The Lobster Festival is up and running and, as you read these words, Rockland is quite likely charming and well-scrubbed and just a tad on the crowded side. I hope you have found a comfy coffee shop or a good place for an ice cream or a cold local brew, as there are several of each around here these days.

If you happen to be one of those visiting from elsewhere you might be interested to know that Rockland didn’t always look like this. In fact, it didn’t look entirely like this a few weeks ago. Rockland is going through interesting times.

By the way, neighbors of good will might note that I did not take the opportunity in the previous paragraph to weaken, and totter down that old road of snarking about “out-of-staters.” First of all, I recognize that I have no right; secondly, jerks can be from anywhere and nice people can be from Upper Starchyville, once in a while. More to the point, the visitor to the Lobster Festival could just as easily be from Caribou or Skowhegan, from where one cannot smell the ocean, and for whom the detailed knowledge of how to cook, sex, pronounce, handle, measure, haul, ship, or disassemble a lobster is as arcane as it might be to the Yooper or the Hoosier or the Girl from Ipanema.

In any event, dear foreigner, our Rockland did not always fancy itself an art hub, nor was it always a bastion of such refined sensibilities. At the risk of boring the regulars, allow me to reiterate the irony of all this culture, thinking back on “Camden by the Sea; Rockland by the Smell.” It wasn’t so long ago. I worked in the sardine factory and there wasn’t much to eat in town after a certain workmanlike hour of the evening. Well, there was Dunkin’ Donuts, but they basically sold … donuts, in those days. Anybody not a tourist was expected to eat at home, or to at least sit down in a normal restaurant like the Chuck Wagon at suppertime and be home by 8 p.m. How a restaurant in the Lobster Capital of the world got named the “Chuck Wagon,” complete with Conestoga wagon and cowboy décor, I never did understand.

Back when half the storefronts were empty and paying work was scarce, when Main Street parking was easy come September, when normal people had supper early and dinner at noontime, the small city of Rockland offered little for entertainment if you were of a gentle (read: safety-conscious) disposition. There was always the option of recreational fighting in the bars, and there was always “riding the rotary,” which meant driving the one-way circle in hopes that classmates were doing likewise and wanted to race.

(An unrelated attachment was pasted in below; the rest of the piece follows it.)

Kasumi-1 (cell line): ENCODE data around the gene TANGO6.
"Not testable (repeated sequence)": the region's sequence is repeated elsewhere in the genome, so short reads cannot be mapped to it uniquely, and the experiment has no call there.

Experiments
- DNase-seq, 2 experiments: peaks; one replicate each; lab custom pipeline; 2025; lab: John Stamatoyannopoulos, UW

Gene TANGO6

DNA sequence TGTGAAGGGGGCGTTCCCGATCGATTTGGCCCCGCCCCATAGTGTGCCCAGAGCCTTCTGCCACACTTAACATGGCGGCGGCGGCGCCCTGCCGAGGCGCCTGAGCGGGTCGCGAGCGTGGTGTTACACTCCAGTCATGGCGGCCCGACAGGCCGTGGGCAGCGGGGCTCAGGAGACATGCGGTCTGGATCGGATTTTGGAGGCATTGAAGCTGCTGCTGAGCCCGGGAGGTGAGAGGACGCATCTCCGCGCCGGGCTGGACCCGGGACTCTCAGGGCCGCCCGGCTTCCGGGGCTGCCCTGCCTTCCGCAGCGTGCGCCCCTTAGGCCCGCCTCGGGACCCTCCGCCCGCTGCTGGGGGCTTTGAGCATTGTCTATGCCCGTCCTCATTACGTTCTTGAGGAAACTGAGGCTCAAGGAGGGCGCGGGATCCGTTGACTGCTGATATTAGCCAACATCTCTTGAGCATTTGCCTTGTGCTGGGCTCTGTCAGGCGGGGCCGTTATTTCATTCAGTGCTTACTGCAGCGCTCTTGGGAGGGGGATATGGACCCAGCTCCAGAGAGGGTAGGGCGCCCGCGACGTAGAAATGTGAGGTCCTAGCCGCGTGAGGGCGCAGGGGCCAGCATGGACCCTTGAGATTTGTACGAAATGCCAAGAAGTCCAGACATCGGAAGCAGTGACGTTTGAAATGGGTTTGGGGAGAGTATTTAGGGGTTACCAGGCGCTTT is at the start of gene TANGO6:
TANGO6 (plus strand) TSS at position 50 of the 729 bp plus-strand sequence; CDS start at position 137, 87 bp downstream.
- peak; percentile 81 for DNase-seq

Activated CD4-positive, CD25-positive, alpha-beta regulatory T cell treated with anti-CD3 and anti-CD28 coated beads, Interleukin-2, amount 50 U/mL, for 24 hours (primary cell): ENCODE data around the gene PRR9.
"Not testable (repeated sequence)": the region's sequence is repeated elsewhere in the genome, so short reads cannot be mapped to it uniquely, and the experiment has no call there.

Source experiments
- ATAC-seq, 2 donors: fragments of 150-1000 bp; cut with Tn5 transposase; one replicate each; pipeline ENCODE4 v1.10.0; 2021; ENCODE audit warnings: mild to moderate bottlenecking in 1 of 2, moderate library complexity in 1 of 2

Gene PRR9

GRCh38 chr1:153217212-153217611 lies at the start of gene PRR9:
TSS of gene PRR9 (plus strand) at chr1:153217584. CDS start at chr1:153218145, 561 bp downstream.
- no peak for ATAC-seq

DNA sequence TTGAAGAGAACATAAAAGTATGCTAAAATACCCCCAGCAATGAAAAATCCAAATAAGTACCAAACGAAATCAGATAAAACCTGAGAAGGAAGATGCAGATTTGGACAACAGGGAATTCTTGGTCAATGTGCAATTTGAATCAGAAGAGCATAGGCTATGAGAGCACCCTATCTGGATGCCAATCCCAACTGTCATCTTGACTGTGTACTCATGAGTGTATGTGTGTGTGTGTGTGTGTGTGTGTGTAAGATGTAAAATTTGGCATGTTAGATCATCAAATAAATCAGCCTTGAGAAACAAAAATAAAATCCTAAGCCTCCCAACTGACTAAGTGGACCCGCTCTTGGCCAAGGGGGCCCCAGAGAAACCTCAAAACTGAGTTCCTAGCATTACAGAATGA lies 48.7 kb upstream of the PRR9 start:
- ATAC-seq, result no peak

Ah, Rockland in the 1970s, when ethnic cuisine meant La Choy noodles in a can.

I worked down on the end of Winter Street, at the Port Clyde Foods cannery, until 10 p.m. five nights a week one fall, cutting the heads and tails off those little herring fish one by one. You’d put on a hair net and a plastic apron, wrap your hand up in a fathom of white first-aid tape and go at each sardine as fast as you could with sharp scissors. I kid you not. Anyway, after work there was one place, in that season of 1981, where supper could be had at such an hour. It was called the Rockland Chipyard, a little pizza and sandwich place on Main Street beloved by a few cops and at least one late-shift fish-plant worker who still had to hitchhike back to South Thomaston and get some sleep and do it again. The guys behind the counter were earnest young entrepreneurs who did a fine job with the food, but the economy was too stretched and the Chipyard didn’t last. I ate there on their last day in business, and it was sad. These days a place like that wouldn’t be able to make pizzas fast enough, and they could charge anything they’d wish, and people would ask for gluten-free and goat cheese. In 1981 Rockland there just weren’t that many people who needed take-out after summer was over. 

So look around at all the silliness — ahem, I mean the cultural improvements — and consider the waterfront, now a bit of an enigma, but once a place of industry without apology and absolutely no pretense. You could be a seaweed cooker, you could work at Sea-Pro with the pogeys, you could be a herring choker (our apologies to the folks from the Maritimes but, yeah). You could also be a Hells Angel, or the local variant thereof. You were not so likely to make your living as an art history major. There’s a lot more to eat, now, too.